Golfers know that there is a lot of wear and tear on the body when they hit the links.
One common injury to watch out for, especially among avid golfers, is golfer’s elbow.
This type of repetitive strain injury can be painful and cause disruption in your game if not managed properly.
In this blog post we will explore what golfer’s elbow is, how it can be diagnosed, treated, prevented and ways you can stay active with it so you don’t have to miss out on any rounds.
So grab your clubs and let’s get started learning about golfer’s elbow.
Table of Contents
What is Golfer’s Elbow?
Golfer’s elbow, also known as medial epicondylitis, is a common overuse injury that affects the tendons in the forearm.
It occurs when these tendons become inflamed and irritated due to repetitive motions of the wrist and arm during golf swings or other activities.
The pain associated with golfer’s elbow can range from mild to severe and may be felt on either side of the inner elbow joint.
The most common symptom of golfer’s elbow is a sharp pain on the inside part of your elbow that increases when you move your wrist or fingers.
Other symptoms include tenderness along the inner side of your forearm, swelling around your inner elbow joint, weakness in your grip strength, and difficulty straightening out your arm fully.
You may also experience numbness or tingling sensations in one or more fingers if there is nerve damage caused by inflammation near an affected tendon.
Golfer’s elbow is typically caused by repeated stress placed on certain muscles and tendons located in the lower arm area through activities such as golfing, tennis playing, throwing sports like baseball or football, weightlifting exercises involving bicep curls and triceps extensions using heavy weights for too long without proper rest periods between sets.
Additionally, improper technique while performing any activity which involves gripping objects tightly can lead to golfer’s elbow over time due to increased strain placed upon those muscles/tendons mentioned above.
Golfer’s elbow is a painful condition caused by overuse of the muscles and tendons in the forearm.
Proper diagnosis and treatment can help prevent further injury and allow golfers to enjoy their sport without pain.
Next, we’ll look at how to diagnose golfer’s elbow.
Diagnosing Golfer’s Elbow
Golfer’s elbow is a condition that affects the tendons and muscles in your forearm, causing pain near the inside of your elbow. It’s caused by repetitive motions like swinging a golf club, which can cause inflammation and strain on these muscles.
If you’re an avid golfer, it’s important to know how to diagnose golfer’s elbow so you can get treatment as soon as possible.
The most common symptom of golfer’s elbow is pain near the inner part of your elbow.
You may also experience weakness in your arm when gripping objects or performing certain activities such as swinging a golf club.
Other symptoms include tenderness when touching the area around your elbow joint, swelling and stiffness in the affected area, numbness or tingling sensations in your fingers and wrist, decreased range of motion with activities involving gripping objects tightly (such as opening jars).
If you are experiencing any of these symptoms it is important to see a doctor for diagnosis and treatment options.
Your doctor will likely perform a physical exam to check for signs of inflammation such as redness or warmth around the affected area.
They may also order imaging tests such as X-rays or MRI scans if they suspect there might be other underlying issues causing your pain.
Blood tests may also be ordered to rule out any other medical conditions that could be contributing factors such as arthritis or gout.
Diagnosing golfer’s elbow requires a physical examination and possibly imaging tests.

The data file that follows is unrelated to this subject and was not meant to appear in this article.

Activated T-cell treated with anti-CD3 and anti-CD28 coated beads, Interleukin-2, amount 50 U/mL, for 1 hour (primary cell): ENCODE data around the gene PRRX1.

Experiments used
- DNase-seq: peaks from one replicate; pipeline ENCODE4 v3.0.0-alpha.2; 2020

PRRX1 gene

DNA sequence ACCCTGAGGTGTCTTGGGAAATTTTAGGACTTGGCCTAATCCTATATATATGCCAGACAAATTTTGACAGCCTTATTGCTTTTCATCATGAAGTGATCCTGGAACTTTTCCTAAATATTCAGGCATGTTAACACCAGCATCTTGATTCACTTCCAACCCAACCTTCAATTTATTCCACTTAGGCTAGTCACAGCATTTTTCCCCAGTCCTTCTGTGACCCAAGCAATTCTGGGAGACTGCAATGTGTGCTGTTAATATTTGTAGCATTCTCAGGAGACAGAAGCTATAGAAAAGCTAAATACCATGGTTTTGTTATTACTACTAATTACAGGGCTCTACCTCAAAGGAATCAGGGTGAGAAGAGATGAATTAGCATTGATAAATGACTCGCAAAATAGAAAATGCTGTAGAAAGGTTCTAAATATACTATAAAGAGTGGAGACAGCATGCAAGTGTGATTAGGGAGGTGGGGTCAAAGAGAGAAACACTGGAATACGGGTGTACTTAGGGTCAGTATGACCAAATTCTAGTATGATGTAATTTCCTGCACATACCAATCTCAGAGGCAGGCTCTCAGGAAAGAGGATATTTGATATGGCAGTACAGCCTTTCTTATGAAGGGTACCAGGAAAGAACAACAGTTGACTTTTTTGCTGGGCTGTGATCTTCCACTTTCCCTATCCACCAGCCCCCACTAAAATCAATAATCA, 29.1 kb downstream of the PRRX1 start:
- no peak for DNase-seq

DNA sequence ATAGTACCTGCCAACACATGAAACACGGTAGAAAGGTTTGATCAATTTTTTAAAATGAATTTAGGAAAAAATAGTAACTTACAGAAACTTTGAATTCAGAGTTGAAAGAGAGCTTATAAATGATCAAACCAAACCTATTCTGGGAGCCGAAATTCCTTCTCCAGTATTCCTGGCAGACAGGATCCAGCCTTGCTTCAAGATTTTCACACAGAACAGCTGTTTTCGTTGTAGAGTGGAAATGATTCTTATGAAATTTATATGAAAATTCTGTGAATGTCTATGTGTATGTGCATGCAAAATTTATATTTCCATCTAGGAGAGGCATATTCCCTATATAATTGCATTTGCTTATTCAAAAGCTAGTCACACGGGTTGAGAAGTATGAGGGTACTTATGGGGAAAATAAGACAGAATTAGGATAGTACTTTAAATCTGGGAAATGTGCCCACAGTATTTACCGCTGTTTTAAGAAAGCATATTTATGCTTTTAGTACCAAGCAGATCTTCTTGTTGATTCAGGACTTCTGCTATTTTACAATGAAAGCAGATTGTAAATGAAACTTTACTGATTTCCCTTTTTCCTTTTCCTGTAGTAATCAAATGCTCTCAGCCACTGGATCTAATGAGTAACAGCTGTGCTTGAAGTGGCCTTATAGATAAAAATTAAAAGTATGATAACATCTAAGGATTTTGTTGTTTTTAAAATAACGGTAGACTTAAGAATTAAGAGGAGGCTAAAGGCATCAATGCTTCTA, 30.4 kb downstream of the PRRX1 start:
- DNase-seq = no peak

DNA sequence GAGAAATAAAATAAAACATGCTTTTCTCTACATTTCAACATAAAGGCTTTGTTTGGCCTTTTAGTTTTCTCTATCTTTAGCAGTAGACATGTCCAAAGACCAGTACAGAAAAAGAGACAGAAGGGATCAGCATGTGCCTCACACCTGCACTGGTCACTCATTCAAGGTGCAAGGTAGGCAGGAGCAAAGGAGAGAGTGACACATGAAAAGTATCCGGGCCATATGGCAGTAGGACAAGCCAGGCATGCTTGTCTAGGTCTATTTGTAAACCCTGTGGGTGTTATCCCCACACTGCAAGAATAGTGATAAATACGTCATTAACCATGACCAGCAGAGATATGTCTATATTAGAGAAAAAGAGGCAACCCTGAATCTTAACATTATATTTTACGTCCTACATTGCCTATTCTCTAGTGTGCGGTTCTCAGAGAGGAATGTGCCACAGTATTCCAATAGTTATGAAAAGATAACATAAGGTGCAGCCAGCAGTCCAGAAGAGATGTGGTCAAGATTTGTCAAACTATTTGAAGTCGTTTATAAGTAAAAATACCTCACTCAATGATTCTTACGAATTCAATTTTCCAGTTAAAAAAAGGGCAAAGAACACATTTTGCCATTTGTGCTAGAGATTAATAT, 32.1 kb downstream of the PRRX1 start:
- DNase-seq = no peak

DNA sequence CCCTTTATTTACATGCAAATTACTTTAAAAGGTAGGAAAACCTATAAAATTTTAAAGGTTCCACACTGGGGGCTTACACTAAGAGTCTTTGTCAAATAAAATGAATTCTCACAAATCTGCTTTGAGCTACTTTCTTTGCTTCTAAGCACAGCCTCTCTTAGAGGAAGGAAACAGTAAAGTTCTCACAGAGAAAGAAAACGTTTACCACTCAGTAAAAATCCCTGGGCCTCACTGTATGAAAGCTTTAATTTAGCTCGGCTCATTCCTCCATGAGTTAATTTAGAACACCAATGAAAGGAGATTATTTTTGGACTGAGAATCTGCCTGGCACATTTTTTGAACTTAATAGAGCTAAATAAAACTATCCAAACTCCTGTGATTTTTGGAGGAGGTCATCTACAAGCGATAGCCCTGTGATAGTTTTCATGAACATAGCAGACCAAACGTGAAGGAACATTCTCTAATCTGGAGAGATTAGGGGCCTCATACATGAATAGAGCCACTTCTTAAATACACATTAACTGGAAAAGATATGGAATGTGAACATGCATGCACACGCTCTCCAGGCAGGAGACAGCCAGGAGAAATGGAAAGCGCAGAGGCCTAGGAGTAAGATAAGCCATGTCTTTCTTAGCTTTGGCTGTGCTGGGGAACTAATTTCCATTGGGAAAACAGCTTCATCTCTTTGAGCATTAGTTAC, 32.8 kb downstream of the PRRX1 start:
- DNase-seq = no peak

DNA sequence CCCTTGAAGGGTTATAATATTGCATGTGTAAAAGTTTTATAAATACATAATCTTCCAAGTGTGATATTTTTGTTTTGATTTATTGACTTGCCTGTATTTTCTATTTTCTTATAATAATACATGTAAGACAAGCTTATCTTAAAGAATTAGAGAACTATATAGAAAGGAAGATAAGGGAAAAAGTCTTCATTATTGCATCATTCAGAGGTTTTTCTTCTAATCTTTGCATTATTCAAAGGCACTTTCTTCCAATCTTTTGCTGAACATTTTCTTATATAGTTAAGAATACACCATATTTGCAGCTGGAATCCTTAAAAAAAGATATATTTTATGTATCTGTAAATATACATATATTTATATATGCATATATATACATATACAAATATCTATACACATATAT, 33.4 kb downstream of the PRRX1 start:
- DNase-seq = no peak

Proper diagnosis is essential for an effective treatment plan, so it is important to consult with your doctor if you suspect you have golfer’s elbow.
Next we will discuss the various treatments available for this condition.
Key Lesson: Golfer's elbow is a condition caused by repetitive motions such as swinging a golf club. Symptoms include pain near the inner part of your elbow, weakness in arm when gripping objects, tenderness when touching the area around your elbow joint, and swelling and stiffness in affected area. It is important to see a doctor for diagnosis and treatment options which may include physical therapy or medications.
Treating Golfer’s Elbow
Fortunately there are many treatment options for golfer’s elbow that don’t involve going under the knife. Or stopping golf.
Rest & Ice Therapy
Resting from activities that cause pain until it subsides completely is essential for treating golfer’s elbow successfully.
This includes taking breaks between sets during weight lifting sessions so you don’t overexert yourself unnecessarily while exercising during the recovery period (if possible).
Applying ice packs directly onto affected areas several times per day helps reduce inflammation quickly.
Doing this for 15-20 minutes at a time should suffice but make sure to wrap them up properly before applying them so they don’t stick directly onto the skin surface.
Additionally, try massaging sore spots gently with your fingertips – this will help relax tense muscles and tendons and allowing the healing process to do its thing.
Stretching & Strengthening Exercises
Stretching exercises are important for improving flexibility and reducing the chances of re-injury down the line.
Start slowly with simple stretches such as stretching arms out wide then bringing them back together again multiple times each day, gradually increasing intensity level as needed depending on how much discomfort is still present after the initial few weeks post diagnosis date (usually 4-6 weeks).
Strengthening exercises focus on strengthening weakened muscles/tendons surrounding the injured area in order to prevent future occurrences from happening once again.
Use light weights initially, then progress to heavier ones over time once your body has had a chance to adjust.
Physical therapy is one of the most effective treatments for golfer’s elbow as it helps reduce inflammation and improve strength and flexibility in the affected area.
A physical therapist will typically recommend exercises such as stretching, strengthening, massage therapy, ultrasound therapy or other modalities to help relieve symptoms associated with golfer’s elbow.
Medications may also be prescribed by your doctor to help manage pain associated with golfer’s elbow including…
- Non-steroidal anti-inflammatory drugs (NSAIDs) like ibuprofen or naproxen sodium
- Muscle relaxants
- Topical creams
- Oral medications such as acetaminophen (Tylenol)
Make sure to use these medications medical supervision to reduce or eliminate any side effects or interactions with other medications.
In some cases surgery may be necessary if conservative treatments fail to provide relief from symptoms associated with golfer’s elbow.